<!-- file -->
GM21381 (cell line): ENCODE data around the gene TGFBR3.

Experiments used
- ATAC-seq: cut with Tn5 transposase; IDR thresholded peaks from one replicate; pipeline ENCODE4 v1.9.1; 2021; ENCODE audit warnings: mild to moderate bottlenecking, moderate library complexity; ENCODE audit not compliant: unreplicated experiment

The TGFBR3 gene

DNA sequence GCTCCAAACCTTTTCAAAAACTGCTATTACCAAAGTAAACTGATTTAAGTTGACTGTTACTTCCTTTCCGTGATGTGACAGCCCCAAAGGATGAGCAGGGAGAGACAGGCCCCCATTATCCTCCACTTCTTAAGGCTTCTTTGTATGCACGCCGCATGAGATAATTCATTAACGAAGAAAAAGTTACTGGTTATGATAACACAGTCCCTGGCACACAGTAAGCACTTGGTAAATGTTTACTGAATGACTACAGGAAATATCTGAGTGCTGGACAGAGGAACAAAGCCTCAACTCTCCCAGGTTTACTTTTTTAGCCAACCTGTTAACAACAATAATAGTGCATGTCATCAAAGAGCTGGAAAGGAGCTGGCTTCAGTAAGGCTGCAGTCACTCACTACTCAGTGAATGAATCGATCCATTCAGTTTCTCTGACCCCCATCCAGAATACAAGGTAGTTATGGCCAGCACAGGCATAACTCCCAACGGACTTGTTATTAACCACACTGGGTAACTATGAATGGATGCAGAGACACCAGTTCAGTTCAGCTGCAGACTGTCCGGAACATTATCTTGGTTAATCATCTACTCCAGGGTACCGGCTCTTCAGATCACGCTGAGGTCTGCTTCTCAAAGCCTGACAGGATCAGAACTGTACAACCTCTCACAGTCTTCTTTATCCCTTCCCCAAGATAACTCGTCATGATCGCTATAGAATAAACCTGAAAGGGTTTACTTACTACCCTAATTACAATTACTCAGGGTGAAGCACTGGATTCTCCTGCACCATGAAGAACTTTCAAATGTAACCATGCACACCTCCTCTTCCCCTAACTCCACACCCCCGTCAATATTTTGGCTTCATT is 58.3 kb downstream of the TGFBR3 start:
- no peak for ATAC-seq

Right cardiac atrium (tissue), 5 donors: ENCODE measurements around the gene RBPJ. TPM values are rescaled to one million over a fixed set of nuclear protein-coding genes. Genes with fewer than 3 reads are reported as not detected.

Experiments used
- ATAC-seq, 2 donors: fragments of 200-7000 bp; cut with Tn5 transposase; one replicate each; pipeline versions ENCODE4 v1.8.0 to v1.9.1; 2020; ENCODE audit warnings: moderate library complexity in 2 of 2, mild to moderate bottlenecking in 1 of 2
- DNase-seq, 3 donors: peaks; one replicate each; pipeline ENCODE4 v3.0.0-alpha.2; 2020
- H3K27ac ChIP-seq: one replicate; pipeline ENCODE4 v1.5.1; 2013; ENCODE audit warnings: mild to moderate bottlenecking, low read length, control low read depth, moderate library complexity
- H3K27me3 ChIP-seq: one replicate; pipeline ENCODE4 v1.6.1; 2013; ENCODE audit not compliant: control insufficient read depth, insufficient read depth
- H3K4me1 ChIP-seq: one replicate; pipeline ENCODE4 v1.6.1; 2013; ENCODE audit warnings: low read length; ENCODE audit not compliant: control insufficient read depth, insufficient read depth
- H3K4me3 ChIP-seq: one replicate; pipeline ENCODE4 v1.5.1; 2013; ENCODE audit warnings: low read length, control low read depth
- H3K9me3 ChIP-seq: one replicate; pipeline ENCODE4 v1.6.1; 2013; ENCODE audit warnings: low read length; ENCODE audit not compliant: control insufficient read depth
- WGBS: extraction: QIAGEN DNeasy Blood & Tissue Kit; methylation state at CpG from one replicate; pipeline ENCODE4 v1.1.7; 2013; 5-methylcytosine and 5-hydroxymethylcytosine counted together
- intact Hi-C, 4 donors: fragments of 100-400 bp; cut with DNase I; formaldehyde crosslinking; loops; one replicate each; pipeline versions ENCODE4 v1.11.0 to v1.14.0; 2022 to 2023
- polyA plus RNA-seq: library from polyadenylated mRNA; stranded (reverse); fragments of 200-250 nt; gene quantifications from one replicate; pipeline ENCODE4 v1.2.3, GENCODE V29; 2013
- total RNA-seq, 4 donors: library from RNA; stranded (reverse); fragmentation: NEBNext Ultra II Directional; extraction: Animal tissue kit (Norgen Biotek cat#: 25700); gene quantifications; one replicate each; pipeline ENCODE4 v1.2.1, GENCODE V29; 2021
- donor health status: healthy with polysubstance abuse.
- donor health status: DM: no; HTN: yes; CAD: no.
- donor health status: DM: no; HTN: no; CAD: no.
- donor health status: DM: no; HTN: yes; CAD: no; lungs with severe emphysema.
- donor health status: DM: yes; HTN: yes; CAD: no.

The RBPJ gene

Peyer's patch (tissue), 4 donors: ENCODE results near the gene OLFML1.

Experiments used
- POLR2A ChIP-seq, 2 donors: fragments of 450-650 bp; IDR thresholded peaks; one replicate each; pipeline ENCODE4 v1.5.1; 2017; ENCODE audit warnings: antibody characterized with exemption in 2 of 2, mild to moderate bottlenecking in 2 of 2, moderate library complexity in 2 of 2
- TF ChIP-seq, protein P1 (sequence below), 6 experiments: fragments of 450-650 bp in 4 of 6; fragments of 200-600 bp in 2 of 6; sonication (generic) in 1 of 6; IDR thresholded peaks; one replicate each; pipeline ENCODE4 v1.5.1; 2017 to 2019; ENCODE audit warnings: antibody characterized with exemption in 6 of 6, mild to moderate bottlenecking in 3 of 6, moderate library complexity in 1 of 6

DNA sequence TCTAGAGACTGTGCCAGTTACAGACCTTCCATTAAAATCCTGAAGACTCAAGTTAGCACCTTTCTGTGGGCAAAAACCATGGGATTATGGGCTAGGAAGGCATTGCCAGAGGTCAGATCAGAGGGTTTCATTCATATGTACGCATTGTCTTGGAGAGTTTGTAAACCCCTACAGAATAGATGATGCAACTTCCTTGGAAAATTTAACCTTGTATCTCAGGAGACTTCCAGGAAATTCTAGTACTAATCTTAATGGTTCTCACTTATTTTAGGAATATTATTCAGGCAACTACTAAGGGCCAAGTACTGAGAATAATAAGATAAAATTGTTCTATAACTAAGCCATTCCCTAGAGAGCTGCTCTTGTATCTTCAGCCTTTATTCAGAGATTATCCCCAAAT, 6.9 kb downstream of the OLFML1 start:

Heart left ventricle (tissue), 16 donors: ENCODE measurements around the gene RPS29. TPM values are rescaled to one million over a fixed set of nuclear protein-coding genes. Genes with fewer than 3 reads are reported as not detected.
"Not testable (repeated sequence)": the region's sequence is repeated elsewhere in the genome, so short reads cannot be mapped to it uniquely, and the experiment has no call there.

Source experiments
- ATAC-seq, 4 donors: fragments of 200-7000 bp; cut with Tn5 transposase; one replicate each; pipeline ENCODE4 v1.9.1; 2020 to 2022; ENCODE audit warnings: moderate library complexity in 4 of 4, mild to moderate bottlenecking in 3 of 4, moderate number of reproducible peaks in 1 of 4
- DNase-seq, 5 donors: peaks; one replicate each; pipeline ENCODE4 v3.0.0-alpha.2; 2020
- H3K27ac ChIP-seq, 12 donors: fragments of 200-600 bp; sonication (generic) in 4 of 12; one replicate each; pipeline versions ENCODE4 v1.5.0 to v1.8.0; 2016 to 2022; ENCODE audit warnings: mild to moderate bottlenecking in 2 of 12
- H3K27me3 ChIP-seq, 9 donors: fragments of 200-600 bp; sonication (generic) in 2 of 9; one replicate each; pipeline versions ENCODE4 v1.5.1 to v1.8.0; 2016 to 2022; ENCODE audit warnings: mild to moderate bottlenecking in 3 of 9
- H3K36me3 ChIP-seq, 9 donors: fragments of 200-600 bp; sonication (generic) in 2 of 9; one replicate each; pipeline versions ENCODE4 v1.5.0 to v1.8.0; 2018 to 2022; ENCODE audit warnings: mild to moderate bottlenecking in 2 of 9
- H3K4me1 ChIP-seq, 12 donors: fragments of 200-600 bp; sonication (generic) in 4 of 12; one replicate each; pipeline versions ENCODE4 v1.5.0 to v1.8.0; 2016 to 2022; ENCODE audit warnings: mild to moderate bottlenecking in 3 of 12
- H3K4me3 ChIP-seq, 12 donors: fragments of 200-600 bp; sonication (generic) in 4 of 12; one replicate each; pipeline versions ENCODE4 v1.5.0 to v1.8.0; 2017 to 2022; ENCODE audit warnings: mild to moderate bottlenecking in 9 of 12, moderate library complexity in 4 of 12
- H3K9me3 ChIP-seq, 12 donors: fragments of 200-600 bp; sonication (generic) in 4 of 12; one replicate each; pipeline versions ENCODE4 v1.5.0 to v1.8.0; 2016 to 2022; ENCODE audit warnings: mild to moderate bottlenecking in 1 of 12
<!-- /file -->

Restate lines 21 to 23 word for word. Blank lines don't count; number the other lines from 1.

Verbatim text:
- donor health status: DM: no; HTN: yes; CAD: no.
- donor health status: DM: no; HTN: no; CAD: no.
- donor health status: DM: no; HTN: yes; CAD: no; lungs with severe emphysema.